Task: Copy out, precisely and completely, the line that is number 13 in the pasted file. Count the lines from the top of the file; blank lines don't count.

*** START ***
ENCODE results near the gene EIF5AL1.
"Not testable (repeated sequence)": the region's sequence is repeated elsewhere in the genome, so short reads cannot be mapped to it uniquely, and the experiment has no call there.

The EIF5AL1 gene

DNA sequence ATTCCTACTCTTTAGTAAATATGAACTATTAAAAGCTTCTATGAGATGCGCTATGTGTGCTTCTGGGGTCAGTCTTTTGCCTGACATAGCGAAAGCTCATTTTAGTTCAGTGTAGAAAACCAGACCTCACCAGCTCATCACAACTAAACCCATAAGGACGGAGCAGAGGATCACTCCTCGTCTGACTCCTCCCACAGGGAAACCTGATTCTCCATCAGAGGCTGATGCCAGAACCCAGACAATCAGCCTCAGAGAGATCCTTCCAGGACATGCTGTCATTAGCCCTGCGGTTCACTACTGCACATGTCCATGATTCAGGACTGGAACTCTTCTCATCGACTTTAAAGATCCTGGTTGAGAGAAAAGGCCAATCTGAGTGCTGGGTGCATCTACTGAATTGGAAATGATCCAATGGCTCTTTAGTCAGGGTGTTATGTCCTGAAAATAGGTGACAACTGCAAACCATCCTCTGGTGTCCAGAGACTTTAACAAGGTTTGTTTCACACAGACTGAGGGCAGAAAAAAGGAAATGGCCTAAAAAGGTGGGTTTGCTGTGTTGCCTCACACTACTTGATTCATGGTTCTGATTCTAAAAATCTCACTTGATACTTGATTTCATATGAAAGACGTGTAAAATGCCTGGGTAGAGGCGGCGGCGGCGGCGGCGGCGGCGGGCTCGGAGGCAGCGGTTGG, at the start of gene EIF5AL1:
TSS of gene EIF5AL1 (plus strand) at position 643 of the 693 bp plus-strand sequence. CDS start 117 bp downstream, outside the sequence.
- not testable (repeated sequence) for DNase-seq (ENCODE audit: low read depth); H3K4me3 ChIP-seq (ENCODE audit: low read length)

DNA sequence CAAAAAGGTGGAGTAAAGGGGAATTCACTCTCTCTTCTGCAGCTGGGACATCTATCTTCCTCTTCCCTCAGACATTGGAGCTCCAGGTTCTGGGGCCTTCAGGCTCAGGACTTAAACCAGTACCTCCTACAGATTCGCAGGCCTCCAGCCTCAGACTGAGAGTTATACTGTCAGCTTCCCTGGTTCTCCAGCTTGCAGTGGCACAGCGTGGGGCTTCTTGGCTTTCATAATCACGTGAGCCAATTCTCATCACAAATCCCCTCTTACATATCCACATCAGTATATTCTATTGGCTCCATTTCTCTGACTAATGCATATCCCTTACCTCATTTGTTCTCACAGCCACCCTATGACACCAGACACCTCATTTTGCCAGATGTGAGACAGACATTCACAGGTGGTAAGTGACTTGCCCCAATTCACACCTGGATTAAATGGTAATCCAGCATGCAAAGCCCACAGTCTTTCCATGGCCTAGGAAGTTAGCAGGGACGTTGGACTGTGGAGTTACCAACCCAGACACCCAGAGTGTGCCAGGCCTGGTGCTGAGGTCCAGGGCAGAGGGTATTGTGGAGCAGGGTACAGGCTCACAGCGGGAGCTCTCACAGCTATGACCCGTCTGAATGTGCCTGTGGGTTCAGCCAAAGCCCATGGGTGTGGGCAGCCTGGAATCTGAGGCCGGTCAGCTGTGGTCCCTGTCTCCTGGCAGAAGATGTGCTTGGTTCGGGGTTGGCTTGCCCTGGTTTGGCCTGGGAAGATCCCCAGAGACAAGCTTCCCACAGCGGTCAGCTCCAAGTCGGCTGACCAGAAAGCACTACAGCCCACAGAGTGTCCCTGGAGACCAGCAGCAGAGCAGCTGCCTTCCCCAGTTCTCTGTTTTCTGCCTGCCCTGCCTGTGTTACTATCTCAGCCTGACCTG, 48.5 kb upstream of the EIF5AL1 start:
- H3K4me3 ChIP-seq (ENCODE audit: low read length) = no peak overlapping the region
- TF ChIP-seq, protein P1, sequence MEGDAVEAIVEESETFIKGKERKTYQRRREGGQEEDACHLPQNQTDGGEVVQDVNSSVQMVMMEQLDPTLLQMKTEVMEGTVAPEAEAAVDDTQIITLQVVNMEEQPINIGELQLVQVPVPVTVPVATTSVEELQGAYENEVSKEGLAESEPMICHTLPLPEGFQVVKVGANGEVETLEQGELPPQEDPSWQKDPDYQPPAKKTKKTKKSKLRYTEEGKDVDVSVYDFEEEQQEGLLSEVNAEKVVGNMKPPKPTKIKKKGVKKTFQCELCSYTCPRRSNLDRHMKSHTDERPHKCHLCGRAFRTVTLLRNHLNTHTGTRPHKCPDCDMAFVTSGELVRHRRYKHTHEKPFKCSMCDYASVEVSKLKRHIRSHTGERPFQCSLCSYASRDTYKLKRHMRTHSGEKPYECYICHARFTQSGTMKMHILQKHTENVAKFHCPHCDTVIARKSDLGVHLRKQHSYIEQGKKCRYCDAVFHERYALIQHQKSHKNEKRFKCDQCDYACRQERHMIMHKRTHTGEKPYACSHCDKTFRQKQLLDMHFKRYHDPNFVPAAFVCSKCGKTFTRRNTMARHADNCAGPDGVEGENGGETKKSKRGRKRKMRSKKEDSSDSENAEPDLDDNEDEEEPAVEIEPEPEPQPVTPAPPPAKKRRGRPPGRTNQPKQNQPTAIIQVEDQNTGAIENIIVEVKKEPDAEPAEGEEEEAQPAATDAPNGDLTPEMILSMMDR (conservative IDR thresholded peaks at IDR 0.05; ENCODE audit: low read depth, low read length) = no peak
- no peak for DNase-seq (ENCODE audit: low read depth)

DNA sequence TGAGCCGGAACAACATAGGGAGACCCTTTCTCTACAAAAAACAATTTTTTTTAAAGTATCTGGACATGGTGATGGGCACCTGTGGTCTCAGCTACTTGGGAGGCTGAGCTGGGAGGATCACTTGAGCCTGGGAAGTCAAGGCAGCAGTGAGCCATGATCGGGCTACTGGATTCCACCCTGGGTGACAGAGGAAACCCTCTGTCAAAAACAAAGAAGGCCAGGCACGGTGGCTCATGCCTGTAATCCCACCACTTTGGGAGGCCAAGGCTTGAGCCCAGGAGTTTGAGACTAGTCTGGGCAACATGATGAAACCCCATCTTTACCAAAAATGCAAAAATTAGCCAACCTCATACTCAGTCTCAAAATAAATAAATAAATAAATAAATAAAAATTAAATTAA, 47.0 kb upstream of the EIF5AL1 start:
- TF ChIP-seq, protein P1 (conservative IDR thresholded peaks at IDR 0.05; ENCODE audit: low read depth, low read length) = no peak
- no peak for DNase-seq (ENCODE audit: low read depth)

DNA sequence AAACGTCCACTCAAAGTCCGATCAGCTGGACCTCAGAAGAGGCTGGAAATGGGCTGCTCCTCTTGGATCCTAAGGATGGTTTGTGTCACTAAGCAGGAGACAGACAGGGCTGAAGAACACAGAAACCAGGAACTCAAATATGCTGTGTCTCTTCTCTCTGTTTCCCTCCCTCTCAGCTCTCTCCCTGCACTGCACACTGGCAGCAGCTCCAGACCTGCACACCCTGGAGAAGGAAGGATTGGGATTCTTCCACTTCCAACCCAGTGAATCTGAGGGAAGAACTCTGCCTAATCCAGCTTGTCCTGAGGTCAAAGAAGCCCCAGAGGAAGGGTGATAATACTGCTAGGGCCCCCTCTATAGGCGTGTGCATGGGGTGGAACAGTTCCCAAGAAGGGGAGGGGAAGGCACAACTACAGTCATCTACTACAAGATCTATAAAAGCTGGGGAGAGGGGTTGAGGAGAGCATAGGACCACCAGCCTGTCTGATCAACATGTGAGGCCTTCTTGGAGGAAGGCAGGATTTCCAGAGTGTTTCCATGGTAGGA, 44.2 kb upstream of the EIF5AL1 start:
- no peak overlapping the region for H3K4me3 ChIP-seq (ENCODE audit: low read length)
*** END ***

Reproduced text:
- no peak for DNase-seq (ENCODE audit: low read depth)